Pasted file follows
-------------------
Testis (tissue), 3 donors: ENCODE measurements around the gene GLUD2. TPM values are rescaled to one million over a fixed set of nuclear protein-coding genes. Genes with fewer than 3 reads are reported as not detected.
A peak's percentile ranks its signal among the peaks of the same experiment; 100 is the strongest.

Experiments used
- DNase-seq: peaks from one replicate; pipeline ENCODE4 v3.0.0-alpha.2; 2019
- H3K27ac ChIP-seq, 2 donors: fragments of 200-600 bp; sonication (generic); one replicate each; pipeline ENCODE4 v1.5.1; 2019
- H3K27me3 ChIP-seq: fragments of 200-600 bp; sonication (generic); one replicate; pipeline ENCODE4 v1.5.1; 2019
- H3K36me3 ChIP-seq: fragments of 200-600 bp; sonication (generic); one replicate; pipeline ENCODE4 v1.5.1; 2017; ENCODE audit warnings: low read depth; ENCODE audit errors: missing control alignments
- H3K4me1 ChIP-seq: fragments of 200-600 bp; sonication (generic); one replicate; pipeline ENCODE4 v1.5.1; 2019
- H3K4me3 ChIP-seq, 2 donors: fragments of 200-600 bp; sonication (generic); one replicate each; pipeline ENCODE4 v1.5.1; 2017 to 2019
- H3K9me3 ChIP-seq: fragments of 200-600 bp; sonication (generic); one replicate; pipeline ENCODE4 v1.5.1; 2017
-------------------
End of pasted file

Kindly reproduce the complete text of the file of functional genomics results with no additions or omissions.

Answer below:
Testis (tissue), 3 donors: ENCODE measurements around the gene GLUD2. TPM values are rescaled to one million over a fixed set of nuclear protein-coding genes. Genes with fewer than 3 reads are reported as not detected.
A peak's percentile ranks its signal among the peaks of the same experiment; 100 is the strongest.

Experiments used
- DNase-seq: peaks from one replicate; pipeline ENCODE4 v3.0.0-alpha.2; 2019
- H3K27ac ChIP-seq, 2 donors: fragments of 200-600 bp; sonication (generic); one replicate each; pipeline ENCODE4 v1.5.1; 2019
- H3K27me3 ChIP-seq: fragments of 200-600 bp; sonication (generic); one replicate; pipeline ENCODE4 v1.5.1; 2019
- H3K36me3 ChIP-seq: fragments of 200-600 bp; sonication (generic); one replicate; pipeline ENCODE4 v1.5.1; 2017; ENCODE audit warnings: low read depth; ENCODE audit errors: missing control alignments
- H3K4me1 ChIP-seq: fragments of 200-600 bp; sonication (generic); one replicate; pipeline ENCODE4 v1.5.1; 2019
- H3K4me3 ChIP-seq, 2 donors: fragments of 200-600 bp; sonication (generic); one replicate each; pipeline ENCODE4 v1.5.1; 2017 to 2019
- H3K9me3 ChIP-seq: fragments of 200-600 bp; sonication (generic); one replicate; pipeline ENCODE4 v1.5.1; 2017